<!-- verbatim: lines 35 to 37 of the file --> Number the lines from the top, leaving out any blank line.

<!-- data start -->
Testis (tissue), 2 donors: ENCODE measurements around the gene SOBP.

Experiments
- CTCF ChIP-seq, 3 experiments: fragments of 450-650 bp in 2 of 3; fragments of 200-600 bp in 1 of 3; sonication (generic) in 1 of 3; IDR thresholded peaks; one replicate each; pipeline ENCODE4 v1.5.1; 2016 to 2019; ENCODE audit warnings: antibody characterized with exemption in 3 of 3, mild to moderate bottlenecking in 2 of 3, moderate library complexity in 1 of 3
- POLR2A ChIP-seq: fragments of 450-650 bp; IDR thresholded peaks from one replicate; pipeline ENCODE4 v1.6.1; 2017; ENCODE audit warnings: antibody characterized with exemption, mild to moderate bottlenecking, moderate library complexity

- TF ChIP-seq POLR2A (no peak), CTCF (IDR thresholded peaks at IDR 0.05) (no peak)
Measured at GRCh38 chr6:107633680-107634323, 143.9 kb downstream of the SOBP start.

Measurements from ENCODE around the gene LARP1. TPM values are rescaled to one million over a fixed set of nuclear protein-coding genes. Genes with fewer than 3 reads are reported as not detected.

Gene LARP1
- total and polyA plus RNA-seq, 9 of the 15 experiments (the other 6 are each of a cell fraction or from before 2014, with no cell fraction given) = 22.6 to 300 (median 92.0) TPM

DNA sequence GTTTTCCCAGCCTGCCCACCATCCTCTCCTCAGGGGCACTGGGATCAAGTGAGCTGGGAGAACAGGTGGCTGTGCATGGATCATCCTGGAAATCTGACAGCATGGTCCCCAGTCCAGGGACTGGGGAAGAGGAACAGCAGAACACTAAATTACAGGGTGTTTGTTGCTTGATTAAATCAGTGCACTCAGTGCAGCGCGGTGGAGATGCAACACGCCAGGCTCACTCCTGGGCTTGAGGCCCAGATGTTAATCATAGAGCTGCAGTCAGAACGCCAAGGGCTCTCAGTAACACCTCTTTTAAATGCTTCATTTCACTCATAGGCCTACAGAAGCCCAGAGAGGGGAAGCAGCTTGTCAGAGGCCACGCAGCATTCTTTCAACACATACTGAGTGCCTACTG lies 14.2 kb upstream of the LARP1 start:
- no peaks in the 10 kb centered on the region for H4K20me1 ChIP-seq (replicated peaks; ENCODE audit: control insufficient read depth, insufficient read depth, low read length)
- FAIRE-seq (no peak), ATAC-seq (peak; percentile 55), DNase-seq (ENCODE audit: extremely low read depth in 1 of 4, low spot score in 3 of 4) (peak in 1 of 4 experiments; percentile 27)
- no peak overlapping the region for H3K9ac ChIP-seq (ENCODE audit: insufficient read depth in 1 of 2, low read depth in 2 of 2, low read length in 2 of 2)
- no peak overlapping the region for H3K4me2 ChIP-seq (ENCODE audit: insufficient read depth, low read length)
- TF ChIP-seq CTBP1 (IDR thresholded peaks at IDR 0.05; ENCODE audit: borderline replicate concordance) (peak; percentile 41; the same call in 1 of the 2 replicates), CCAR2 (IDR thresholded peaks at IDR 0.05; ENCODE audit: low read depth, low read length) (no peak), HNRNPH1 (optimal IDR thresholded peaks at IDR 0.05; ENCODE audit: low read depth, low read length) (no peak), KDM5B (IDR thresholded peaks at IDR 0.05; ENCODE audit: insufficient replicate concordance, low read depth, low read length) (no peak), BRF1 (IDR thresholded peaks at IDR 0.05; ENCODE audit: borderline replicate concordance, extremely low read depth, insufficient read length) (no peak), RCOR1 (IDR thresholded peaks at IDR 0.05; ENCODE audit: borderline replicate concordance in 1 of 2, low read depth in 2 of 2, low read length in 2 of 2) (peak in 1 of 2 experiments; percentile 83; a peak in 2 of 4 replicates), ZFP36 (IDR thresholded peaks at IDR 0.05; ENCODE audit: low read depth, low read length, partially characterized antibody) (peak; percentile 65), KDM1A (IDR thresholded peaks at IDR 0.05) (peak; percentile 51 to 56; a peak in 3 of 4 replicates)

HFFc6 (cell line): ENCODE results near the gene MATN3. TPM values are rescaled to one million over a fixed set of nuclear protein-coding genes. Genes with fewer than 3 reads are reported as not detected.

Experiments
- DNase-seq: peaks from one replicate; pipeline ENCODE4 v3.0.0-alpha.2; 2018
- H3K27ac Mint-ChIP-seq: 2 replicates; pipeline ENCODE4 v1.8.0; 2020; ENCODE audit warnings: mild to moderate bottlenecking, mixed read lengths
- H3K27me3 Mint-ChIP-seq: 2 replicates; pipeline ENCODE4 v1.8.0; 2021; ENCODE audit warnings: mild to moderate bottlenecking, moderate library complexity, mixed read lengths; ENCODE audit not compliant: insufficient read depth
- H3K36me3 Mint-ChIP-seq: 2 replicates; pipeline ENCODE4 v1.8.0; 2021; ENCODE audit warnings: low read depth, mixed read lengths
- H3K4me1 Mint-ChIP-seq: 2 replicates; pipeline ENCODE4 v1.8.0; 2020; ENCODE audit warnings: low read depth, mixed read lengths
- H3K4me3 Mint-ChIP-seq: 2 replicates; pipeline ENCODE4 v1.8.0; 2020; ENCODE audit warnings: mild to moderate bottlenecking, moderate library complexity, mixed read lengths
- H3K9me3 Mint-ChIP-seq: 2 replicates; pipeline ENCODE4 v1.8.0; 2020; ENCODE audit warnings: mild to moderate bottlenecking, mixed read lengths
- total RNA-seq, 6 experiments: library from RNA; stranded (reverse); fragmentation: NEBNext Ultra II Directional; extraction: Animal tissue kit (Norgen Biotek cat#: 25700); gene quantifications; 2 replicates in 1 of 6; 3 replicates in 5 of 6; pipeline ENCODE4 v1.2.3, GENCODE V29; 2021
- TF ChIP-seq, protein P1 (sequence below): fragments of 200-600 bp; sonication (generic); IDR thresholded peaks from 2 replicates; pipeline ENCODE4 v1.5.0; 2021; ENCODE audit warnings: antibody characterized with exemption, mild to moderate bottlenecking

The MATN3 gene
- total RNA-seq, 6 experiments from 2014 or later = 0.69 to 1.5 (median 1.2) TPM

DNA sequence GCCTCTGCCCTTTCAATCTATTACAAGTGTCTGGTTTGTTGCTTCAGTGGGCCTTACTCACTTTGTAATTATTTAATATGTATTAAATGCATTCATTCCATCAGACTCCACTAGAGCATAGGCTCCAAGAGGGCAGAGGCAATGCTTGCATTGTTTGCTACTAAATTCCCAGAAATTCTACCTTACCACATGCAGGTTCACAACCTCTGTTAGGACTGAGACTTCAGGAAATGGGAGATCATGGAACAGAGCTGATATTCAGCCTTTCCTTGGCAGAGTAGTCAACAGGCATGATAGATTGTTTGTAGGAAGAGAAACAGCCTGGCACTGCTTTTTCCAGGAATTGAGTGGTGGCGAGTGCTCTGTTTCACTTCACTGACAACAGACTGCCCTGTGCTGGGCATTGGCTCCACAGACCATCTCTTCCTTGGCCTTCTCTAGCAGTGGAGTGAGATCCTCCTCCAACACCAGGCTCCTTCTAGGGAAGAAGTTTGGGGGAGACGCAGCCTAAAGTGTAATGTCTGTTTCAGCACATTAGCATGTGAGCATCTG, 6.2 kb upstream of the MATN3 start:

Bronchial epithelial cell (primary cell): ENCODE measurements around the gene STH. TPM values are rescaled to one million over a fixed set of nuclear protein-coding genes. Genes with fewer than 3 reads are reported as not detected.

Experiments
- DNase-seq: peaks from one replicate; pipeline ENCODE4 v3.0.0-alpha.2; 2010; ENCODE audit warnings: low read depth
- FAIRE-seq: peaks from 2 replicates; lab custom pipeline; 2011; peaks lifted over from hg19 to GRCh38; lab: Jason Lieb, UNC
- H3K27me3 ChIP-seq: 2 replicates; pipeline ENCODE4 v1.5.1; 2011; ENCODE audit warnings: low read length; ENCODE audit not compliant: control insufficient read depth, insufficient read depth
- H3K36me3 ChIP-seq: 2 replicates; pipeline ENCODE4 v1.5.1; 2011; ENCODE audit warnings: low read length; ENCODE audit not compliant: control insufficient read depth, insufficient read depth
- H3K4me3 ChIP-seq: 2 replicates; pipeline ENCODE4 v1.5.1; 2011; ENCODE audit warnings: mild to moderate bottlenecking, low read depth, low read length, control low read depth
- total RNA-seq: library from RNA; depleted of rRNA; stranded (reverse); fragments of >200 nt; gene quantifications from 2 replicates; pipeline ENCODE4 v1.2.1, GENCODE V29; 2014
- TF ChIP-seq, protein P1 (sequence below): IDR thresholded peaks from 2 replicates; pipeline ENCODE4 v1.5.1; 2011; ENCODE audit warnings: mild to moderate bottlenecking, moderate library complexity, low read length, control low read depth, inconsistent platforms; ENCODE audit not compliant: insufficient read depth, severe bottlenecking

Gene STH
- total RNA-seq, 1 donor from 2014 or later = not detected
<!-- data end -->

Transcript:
- H3K36me3 ChIP-seq: 2 replicates; pipeline ENCODE4 v1.5.1; 2011; ENCODE audit warnings: low read length; ENCODE audit not compliant: control insufficient read depth, insufficient read depth
- H3K4me3 ChIP-seq: 2 replicates; pipeline ENCODE4 v1.5.1; 2011; ENCODE audit warnings: mild to moderate bottlenecking, low read depth, low read length, control low read depth
- total RNA-seq: library from RNA; depleted of rRNA; stranded (reverse); fragments of >200 nt; gene quantifications from 2 replicates; pipeline ENCODE4 v1.2.1, GENCODE V29; 2014